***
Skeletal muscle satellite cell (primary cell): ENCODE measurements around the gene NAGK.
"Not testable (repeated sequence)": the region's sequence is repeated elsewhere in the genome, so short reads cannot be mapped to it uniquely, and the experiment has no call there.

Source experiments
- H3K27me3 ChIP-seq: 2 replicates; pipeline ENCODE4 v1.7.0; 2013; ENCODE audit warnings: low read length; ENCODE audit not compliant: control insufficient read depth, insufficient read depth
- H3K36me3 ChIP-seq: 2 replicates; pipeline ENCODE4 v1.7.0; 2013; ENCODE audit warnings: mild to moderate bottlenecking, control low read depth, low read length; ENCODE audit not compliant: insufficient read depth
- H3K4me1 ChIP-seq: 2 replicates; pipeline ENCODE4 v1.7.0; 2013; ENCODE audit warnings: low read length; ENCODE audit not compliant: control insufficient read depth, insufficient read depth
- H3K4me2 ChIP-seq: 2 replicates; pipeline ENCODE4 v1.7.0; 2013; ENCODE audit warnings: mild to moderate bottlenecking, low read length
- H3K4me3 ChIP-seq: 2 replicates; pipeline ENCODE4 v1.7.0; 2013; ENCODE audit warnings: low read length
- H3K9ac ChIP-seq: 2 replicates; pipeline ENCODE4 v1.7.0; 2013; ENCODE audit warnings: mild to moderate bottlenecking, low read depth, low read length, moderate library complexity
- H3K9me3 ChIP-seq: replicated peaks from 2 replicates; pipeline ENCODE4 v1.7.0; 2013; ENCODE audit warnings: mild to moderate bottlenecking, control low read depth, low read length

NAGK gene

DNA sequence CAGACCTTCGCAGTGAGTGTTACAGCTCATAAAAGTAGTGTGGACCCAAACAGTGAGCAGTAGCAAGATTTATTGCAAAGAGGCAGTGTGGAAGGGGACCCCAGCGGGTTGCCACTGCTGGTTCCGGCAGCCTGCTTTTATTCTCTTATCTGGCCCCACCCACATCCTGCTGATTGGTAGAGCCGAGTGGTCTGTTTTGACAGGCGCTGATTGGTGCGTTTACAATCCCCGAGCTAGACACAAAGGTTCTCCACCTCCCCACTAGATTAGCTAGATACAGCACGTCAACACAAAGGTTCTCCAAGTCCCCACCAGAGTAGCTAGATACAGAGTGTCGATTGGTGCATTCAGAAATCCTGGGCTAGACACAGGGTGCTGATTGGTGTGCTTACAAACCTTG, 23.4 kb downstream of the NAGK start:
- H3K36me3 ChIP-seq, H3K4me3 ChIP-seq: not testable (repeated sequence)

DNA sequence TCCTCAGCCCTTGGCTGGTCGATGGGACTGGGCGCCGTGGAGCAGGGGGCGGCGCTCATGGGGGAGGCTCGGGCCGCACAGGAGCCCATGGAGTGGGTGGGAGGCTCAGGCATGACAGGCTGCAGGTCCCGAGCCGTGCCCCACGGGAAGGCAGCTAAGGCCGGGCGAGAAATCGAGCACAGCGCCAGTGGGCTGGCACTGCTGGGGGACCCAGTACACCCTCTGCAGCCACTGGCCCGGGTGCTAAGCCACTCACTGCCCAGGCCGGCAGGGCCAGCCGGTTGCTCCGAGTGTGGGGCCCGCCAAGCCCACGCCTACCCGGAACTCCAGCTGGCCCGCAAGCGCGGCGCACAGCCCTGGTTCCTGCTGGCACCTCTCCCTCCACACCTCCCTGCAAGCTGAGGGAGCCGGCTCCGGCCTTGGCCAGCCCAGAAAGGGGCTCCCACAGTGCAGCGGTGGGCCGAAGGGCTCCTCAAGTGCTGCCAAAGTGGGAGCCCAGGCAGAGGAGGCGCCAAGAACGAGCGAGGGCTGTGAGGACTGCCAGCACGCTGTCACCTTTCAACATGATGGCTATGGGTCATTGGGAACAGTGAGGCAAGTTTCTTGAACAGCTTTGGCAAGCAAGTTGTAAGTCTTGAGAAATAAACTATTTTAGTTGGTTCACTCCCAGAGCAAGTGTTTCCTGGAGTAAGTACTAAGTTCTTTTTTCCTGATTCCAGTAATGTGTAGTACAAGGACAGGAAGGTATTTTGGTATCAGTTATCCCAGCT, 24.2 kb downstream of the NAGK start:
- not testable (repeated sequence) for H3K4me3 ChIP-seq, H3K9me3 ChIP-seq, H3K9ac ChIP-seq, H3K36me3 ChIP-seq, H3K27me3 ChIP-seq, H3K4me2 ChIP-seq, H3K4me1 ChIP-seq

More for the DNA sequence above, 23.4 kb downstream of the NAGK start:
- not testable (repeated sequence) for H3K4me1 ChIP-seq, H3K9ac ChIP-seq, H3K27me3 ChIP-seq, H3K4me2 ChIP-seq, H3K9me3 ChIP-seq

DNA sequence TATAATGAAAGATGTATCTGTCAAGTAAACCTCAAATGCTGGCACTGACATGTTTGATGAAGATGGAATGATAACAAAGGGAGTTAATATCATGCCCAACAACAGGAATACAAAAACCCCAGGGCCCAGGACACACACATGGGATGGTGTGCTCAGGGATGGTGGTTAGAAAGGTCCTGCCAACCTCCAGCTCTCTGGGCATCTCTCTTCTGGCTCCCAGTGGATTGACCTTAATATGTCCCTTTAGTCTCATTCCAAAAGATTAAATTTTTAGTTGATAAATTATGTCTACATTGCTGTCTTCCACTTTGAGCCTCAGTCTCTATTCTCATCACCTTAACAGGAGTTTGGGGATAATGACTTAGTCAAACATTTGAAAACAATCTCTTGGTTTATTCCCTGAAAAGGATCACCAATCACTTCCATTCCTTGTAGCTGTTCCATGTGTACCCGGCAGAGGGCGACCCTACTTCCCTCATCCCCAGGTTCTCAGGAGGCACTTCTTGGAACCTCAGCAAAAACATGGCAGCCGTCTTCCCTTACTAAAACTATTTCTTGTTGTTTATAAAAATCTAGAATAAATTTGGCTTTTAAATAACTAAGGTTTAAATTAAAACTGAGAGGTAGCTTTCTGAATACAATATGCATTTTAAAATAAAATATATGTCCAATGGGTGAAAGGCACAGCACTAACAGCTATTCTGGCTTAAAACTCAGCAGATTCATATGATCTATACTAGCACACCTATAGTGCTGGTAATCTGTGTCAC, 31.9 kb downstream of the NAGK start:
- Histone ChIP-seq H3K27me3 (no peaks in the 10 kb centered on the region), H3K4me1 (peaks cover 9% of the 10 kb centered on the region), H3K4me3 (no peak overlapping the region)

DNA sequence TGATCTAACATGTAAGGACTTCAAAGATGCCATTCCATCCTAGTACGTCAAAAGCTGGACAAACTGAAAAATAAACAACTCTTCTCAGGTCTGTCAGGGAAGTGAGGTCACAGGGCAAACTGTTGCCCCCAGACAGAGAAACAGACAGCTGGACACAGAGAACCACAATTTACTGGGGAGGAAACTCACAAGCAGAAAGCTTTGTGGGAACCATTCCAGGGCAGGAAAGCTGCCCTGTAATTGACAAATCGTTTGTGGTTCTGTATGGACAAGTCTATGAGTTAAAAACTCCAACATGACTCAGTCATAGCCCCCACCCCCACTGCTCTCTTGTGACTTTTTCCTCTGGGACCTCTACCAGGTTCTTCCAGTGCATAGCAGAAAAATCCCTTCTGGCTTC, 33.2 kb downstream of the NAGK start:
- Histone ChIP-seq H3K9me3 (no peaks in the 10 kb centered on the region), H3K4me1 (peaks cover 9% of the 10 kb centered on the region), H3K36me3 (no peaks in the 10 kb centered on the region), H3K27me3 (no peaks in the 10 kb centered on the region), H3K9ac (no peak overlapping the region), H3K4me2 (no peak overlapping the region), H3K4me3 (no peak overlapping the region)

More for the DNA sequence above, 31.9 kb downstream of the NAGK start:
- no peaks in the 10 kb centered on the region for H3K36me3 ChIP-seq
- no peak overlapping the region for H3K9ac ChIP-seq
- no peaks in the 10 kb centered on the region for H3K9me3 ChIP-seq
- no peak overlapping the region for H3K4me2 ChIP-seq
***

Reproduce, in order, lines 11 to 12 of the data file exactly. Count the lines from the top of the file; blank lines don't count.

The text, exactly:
NAGK gene

DNA sequence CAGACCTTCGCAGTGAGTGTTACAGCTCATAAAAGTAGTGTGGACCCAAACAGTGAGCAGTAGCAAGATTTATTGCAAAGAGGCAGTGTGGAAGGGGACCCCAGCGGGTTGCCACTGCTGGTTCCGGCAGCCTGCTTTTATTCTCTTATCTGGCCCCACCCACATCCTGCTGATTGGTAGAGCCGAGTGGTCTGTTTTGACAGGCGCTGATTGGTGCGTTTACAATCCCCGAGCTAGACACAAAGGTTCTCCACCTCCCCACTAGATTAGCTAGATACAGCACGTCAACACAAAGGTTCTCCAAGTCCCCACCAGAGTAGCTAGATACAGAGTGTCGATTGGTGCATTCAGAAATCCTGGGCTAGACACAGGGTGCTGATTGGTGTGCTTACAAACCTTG, 23.4 kb downstream of the NAGK start: